Do you have a favorite mathematician, living or deceased?

Not one but several. I cannot name only one as they are my friends. Mathematicians are human beings and my favorite are humble geniuses.

When did you first become interested in math? Was there a specific moment when you knew you wanted to pursue this field?

When I was at school, about 13 years old in a small village in North Africa and I managed
to solve a hard problem that my teacher set for the class. After that I tried to solve all the problems in the textbooks.

Is there anyone in particular that you would credit with guiding you to mathematics?

My school teacher Mrs. Thomas. I hope she is still alive and well. She went back to her country
after she taught me for one year. She was the teacher who gave us the hard problem that I managed to solve. She was full of praises and I didn't want to let her down after that, so I started doing all the exercises in the textbook. Mrs Thomas always found time to check my solutions and made encouraging remarks. Now a teacher myself, I learned from her how important positive feedback is as a tool for student learning.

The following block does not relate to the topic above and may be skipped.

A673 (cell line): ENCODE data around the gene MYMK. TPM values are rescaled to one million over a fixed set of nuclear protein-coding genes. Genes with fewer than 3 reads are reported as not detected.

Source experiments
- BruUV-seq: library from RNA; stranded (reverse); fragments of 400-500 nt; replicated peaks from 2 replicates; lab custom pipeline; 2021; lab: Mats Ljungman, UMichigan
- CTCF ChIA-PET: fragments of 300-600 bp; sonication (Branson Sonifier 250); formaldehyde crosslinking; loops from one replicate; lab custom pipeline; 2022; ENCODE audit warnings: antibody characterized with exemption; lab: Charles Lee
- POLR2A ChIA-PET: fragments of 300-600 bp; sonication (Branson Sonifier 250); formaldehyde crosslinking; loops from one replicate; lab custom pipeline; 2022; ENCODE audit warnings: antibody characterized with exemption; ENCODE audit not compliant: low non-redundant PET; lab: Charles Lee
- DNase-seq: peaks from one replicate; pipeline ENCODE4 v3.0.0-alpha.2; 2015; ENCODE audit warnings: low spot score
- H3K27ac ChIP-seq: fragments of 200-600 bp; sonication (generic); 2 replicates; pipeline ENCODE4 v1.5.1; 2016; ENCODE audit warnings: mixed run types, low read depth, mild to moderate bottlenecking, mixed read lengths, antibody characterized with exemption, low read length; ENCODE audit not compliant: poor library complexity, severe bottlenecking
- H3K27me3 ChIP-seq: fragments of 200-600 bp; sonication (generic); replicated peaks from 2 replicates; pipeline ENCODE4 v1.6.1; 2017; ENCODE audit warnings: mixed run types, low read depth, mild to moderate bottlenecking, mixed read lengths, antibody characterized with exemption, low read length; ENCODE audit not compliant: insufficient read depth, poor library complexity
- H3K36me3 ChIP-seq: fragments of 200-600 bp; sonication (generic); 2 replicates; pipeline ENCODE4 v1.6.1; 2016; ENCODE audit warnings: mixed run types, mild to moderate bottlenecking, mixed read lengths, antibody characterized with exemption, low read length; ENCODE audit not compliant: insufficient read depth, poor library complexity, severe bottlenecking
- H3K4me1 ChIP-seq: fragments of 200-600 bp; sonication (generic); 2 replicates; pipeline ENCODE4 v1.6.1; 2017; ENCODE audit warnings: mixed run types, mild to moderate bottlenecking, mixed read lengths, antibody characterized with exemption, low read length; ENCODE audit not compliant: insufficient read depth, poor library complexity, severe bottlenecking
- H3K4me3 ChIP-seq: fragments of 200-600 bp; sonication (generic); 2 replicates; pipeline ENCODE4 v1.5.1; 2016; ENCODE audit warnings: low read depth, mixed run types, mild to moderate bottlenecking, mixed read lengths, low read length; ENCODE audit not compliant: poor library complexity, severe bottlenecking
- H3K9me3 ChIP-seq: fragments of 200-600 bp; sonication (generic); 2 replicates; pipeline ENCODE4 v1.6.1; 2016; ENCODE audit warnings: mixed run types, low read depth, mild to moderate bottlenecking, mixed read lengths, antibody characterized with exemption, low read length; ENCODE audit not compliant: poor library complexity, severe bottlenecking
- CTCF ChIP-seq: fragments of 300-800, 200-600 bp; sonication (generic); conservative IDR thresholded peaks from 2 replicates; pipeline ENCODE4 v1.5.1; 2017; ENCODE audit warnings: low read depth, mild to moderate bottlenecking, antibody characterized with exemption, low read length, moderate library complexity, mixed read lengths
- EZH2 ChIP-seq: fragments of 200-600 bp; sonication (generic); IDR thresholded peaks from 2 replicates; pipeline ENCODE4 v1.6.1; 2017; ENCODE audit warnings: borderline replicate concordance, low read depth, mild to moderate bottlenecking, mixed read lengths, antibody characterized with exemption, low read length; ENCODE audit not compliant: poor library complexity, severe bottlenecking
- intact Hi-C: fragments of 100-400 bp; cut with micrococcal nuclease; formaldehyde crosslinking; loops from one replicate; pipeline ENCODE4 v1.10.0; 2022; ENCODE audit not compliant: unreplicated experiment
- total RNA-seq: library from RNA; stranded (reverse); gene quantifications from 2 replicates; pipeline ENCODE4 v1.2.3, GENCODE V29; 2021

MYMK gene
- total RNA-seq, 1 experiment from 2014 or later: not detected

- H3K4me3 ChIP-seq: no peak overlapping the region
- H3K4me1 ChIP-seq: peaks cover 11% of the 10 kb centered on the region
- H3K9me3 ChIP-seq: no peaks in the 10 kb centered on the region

What was your favorite upper-level math course that you’ve ever taken, and why was it your favorite?

I did my undergraduate studies at the University of Science and Technology Houary Boumedian, Algies, Algeria. The syllabus then was very much influenced by the Bourbaki school (too abstract!). Nevertheless, I enjoyed most of the courses. In particular, the courses that are still relevant to me are those on Differentiable Manifolds, Topology and Group Theory. I also took some heavy courses on Functional Analysis that I enjoyed then but do not use much now, except that they help me follow talks in seminars and general conferences on the subject.

If you could attend a class taught by any math professor living or deceased, whose class would it be and why?